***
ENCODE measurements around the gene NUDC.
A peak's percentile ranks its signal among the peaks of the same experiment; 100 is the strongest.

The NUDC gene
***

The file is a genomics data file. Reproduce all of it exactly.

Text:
ENCODE measurements around the gene NUDC.
A peak's percentile ranks its signal among the peaks of the same experiment; 100 is the strongest.

The NUDC gene